The results from the focus groups and clinicians interviews were used to develop a precision medicine-based decision support tool for patients and care providers, Rapid Evaluation for Stroke Outcomes using Lytics in a Vascular Event (RESOLVE) tool for AIS patients. The RESOLVE tool for patients has three pages: 1 page visually presenting and describing an ischemic stroke and thrombolytic therapy and 2 pages for risk-benefit presentations, one at the population level and the other based on patient’s individual estimated benefits and risks. Whereas the clinician tool was a single page that graphically presents the unique benefit of r-tPA, as a function of time, for an individual patient in whom the clinician is considering thrombolytic therapy. In addition the risk of intracranial hemorrhage (ICH) resulting in a severe disability or death is displayed.
Medical Research: What should clinicians and patients take away from your report?
Dr. Decker: Strokes are a time critical diagnosis and to achieve the best outcomes the administration of thrombolytic must be expedited in this emergency situation. Both clinicians and patients agree making a decision to treat or not treat can be very stressful, communication may be misunderstood and decision making is compounded by the need to balance risk/benefit ratios with therapy in a highly time pressured situation. A conversation using shared decision-making tools like RESOLVE is a way to improve communication and informed consent in health care. Patients gain knowledge, understand benefits and risks better, and feel less conflicted when making decisions. It also can provide clinicians with individualized evidence-based risk and benefits including ICH can enhance their confidence in using this therapy.
Medical Research: What recommendations do you have for future research as a result of this study?
Response: Our findings have implications that go beyond tools for this specific clinical setting to other contexts where shared decision making and risks and benefits are being developed. Process and implementation research would be of particular relevance for this study. The complexity and rapidity of care will require careful integration of data collection into clinical workflow so that a tool can be generated and shared with patients and providers rapidly and without delaying door-to-needle time. Further qualitative research could examine whether the RESOLVE tool improves patient’s understanding of risk and benefits of thrombolytic therapy and clinician confidence and comfort with decision-making and would need to be tested in actual clinical practice. Further study in broader purpose hospitals such as academic, community, rural, and tele-health could elicit very important information on what setting and what professional provider would benefit the most by using the RESOLVE tool in the treatment of AIS.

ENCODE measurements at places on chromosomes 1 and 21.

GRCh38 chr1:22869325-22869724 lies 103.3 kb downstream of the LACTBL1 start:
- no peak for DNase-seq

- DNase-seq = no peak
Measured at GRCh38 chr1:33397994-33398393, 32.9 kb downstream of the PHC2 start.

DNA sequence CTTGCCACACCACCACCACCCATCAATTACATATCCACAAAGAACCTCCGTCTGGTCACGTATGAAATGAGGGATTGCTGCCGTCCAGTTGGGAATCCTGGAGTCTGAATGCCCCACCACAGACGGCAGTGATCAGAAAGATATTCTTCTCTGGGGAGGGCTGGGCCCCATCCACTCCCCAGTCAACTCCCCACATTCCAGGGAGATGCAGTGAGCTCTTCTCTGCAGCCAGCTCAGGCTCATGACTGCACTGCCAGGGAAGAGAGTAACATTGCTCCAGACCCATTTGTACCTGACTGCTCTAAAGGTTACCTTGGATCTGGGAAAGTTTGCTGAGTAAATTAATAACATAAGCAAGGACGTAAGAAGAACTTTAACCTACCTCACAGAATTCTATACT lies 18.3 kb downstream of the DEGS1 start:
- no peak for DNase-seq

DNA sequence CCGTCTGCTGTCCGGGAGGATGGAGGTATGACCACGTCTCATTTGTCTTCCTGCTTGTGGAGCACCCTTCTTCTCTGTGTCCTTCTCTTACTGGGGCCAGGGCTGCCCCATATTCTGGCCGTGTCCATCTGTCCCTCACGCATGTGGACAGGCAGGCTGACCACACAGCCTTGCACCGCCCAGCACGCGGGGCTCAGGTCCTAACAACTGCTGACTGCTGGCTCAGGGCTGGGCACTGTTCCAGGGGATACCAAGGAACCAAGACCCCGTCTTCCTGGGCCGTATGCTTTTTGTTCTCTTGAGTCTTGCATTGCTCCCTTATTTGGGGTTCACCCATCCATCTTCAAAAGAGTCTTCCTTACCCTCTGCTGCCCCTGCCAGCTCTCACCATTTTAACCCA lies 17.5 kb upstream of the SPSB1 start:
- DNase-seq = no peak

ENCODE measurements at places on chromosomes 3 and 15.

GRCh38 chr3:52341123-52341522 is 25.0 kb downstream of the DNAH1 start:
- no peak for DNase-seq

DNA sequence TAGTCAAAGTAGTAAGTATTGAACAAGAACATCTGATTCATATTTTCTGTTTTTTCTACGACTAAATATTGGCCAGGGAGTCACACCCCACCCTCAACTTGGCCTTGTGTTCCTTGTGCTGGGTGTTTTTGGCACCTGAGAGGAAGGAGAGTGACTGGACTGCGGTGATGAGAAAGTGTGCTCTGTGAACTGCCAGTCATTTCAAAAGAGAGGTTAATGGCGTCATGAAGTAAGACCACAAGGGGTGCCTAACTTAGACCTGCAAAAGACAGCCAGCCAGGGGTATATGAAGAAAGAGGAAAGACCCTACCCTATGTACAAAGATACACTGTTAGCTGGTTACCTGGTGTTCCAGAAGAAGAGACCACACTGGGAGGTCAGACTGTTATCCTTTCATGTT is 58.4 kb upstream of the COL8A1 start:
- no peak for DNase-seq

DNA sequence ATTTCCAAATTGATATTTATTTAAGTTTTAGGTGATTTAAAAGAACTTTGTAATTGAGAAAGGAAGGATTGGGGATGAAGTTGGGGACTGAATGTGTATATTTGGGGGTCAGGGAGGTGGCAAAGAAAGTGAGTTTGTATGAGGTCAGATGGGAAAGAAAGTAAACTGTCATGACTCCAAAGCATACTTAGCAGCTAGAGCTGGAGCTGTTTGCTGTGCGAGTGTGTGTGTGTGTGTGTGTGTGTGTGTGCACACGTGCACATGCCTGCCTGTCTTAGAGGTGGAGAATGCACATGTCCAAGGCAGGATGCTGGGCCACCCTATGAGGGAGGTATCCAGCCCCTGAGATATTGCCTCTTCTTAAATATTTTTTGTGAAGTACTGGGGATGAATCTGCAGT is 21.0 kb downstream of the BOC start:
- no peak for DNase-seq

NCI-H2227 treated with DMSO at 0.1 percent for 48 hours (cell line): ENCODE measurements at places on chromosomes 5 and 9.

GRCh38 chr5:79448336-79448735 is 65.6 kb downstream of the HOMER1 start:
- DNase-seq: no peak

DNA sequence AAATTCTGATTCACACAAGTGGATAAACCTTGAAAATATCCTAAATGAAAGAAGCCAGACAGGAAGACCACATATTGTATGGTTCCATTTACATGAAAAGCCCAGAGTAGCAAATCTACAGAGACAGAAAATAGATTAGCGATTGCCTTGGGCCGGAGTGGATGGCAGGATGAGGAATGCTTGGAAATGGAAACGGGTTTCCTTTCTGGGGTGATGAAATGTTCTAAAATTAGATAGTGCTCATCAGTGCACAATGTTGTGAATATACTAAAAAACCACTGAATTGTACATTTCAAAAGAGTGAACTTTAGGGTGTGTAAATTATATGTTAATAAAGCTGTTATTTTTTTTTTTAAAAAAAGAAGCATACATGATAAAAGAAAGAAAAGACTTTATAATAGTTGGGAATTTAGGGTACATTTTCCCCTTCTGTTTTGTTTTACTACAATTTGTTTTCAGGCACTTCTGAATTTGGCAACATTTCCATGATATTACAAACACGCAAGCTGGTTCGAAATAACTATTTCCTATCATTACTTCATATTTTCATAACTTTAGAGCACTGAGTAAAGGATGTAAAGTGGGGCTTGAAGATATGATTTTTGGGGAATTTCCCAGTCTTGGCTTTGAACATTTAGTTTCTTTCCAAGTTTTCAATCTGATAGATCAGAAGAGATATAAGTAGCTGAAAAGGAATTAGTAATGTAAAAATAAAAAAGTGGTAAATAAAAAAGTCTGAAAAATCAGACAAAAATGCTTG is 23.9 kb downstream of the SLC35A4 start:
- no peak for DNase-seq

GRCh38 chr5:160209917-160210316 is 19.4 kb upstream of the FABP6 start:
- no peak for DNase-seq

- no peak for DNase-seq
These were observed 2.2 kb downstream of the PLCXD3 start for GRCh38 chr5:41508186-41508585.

Decker C, Chhatriwalla E, Gialde E, Garavalia B, Summers D, Quinlan ME, Cheng E, Rymer M, Saver JL, Chen E, Kent DM, Spertus JA. Patient-Centered Decision Support in Acute Ischemic Stroke: Qualitative Study of Patients’ and Providers’ Perspectives. Circ Cardiovasc Qual Outcomes. 2015;8(6 Suppl 3):S109-116.
Carole Decker, RN, PhD, CPHQ, FAHA (2015). Focus Groups Help Develop Patient-Centered Decision Support For Stroke Patients and Caregivers
Last Updated on December 23, 2015 by Marie Benz MD FAAD